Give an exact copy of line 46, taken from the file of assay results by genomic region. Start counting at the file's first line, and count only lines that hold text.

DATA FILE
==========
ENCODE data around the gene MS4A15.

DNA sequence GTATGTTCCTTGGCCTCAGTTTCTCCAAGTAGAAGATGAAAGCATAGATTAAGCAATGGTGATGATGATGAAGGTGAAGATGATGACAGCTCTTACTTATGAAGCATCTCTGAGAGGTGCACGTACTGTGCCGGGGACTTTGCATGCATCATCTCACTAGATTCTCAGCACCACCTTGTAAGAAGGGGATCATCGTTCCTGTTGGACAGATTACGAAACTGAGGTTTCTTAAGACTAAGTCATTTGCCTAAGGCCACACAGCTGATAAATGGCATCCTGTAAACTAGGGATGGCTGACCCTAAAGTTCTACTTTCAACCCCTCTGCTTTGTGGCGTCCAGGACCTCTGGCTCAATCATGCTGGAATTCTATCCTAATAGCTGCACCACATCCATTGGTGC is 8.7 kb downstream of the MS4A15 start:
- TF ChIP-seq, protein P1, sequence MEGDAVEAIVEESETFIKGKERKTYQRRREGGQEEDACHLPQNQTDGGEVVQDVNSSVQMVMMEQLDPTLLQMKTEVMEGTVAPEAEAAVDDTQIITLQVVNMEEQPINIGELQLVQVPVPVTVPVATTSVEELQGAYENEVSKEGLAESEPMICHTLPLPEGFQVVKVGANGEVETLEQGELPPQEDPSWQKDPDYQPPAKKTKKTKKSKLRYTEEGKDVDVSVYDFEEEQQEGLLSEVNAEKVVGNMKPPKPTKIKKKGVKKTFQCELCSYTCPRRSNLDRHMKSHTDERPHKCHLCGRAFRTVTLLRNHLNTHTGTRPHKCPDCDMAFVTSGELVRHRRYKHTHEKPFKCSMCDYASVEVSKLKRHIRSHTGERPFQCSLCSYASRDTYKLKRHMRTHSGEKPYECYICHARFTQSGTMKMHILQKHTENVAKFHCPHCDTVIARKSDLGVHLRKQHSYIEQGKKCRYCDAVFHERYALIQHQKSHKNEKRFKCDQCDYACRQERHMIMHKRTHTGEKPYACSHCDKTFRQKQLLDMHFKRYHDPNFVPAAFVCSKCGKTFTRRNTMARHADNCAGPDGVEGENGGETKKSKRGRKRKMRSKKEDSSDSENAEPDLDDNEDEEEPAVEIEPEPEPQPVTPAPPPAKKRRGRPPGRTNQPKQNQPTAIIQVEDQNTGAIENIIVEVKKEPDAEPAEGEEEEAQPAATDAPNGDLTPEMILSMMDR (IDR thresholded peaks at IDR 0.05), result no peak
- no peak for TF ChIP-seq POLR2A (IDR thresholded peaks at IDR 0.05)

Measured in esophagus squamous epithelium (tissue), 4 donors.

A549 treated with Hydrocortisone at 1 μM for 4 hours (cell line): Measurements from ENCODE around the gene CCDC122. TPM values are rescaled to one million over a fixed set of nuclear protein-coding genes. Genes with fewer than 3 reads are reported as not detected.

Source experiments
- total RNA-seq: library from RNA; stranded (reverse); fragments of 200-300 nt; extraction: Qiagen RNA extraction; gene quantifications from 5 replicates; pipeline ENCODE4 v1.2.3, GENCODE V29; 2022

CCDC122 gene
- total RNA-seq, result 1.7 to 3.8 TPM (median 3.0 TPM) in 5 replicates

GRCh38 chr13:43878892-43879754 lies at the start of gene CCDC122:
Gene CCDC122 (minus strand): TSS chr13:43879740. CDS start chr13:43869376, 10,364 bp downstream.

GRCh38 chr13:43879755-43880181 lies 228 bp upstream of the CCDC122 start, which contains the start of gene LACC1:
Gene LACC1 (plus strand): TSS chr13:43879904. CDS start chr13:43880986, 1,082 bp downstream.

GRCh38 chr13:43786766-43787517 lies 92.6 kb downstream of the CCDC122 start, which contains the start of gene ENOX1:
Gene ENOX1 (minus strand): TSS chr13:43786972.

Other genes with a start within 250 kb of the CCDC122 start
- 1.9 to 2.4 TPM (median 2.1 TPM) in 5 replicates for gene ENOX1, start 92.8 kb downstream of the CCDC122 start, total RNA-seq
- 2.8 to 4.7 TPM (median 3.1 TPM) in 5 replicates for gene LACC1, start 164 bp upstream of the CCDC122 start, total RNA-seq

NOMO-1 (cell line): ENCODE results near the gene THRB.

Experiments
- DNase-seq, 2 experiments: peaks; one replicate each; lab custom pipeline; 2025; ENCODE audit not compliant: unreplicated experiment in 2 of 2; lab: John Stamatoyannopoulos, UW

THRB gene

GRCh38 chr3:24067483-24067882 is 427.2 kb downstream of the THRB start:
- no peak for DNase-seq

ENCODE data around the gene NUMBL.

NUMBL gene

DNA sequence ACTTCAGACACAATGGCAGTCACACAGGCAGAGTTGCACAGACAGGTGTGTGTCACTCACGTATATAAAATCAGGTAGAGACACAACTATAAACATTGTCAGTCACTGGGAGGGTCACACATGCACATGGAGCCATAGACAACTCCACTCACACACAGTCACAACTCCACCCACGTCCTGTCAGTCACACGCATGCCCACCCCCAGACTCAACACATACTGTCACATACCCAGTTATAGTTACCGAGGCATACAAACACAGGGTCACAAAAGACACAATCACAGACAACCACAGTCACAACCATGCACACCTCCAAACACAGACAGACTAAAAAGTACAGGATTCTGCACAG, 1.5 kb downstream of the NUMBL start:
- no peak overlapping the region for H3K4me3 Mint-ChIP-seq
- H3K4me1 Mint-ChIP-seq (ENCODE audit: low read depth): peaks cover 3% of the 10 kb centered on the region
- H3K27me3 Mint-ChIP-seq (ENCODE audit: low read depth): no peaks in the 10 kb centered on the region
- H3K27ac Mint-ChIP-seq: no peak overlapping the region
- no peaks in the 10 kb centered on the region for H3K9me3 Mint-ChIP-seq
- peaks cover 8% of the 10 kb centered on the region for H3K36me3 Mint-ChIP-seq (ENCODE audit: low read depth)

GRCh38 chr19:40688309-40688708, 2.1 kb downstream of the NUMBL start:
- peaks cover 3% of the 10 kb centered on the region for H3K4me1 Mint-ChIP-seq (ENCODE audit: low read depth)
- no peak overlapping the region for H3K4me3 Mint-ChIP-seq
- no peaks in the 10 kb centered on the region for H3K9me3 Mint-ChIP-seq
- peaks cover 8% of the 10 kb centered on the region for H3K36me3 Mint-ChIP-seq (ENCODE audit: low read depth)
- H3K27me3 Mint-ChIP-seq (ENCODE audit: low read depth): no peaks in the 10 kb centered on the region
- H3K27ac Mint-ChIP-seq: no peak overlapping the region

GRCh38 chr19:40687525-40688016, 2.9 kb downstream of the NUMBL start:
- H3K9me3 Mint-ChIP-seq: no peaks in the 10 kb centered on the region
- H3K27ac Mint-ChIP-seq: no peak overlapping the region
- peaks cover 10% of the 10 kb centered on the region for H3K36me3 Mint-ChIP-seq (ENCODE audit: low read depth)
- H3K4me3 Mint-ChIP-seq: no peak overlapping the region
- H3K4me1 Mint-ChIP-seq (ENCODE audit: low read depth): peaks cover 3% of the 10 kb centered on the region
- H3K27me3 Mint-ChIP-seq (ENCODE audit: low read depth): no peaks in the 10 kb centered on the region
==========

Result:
- H3K4me3 Mint-ChIP-seq: no peak overlapping the region